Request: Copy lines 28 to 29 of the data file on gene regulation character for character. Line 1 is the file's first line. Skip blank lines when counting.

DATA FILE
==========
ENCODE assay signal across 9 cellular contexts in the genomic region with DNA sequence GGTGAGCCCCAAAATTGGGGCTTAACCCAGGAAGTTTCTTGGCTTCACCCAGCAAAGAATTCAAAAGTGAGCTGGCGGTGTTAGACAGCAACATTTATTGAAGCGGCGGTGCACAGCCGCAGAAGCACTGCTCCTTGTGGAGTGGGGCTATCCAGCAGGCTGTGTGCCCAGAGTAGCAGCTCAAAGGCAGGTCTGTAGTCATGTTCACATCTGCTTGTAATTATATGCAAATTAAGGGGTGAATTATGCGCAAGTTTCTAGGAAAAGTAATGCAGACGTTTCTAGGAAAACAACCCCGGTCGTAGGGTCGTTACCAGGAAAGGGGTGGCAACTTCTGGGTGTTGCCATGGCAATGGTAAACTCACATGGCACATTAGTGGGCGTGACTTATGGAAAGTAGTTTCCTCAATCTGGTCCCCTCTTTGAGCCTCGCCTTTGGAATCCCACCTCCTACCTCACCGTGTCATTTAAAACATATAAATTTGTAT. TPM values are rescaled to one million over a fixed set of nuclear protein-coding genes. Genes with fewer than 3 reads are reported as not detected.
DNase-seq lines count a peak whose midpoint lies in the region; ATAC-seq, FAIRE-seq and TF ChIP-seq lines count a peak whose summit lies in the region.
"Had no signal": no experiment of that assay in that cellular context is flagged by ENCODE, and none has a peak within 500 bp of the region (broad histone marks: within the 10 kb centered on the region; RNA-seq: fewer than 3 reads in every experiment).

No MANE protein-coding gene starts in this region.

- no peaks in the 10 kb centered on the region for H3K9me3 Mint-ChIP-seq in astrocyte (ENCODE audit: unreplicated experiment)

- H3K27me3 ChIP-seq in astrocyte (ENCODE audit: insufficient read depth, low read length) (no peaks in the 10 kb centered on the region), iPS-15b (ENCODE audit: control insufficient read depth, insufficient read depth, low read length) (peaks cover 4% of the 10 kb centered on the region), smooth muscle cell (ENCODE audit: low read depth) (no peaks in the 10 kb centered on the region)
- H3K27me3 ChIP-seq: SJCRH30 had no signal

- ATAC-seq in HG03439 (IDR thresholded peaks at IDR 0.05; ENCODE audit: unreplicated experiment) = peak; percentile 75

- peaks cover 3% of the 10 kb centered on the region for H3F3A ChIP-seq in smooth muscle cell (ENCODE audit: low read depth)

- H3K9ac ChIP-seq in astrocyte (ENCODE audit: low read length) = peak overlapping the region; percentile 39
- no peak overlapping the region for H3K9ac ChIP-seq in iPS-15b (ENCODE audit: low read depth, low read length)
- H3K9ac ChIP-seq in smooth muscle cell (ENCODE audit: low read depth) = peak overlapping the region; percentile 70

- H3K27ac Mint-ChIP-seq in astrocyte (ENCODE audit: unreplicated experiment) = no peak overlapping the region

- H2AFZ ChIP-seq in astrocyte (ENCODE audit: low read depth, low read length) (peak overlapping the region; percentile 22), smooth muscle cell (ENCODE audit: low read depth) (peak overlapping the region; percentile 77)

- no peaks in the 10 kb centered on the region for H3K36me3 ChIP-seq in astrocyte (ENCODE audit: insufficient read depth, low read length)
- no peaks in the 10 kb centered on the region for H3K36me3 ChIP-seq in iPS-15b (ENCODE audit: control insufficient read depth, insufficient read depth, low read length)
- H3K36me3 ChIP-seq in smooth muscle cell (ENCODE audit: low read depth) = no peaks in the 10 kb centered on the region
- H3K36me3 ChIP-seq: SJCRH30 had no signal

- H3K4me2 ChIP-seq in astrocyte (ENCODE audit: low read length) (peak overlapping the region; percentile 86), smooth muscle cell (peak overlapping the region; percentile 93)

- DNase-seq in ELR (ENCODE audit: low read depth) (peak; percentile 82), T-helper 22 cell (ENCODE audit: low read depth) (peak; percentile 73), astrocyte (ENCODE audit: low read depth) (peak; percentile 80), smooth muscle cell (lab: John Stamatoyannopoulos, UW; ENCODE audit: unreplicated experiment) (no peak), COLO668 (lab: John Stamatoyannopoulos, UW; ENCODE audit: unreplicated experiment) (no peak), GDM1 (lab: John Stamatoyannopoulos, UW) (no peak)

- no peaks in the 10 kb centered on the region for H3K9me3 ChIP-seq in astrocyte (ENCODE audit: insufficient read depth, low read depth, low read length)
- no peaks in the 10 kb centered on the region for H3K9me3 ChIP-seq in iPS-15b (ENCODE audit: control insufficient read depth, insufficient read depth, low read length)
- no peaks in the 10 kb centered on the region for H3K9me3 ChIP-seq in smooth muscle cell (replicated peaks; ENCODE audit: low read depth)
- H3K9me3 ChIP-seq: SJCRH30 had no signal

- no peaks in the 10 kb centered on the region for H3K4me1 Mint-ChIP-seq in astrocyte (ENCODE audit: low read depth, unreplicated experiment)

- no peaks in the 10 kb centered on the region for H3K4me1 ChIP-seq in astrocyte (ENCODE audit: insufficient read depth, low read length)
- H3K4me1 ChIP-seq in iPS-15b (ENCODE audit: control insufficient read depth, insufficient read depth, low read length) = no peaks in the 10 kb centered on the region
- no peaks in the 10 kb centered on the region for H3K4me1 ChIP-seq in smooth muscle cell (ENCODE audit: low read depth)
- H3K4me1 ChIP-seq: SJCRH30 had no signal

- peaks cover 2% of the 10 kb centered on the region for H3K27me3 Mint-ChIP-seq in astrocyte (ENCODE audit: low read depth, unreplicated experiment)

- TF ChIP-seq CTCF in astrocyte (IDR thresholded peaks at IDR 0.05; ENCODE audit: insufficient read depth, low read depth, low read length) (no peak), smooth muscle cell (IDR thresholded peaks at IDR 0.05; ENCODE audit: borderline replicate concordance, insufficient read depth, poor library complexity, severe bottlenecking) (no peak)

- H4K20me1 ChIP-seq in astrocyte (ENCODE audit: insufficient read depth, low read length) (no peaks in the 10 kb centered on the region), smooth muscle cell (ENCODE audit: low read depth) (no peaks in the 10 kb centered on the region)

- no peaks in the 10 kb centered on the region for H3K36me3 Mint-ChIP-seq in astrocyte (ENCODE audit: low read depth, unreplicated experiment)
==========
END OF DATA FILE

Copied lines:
- no peaks in the 10 kb centered on the region for H3K4me1 ChIP-seq in smooth muscle cell (ENCODE audit: low read depth)
- H3K4me1 ChIP-seq: SJCRH30 had no signal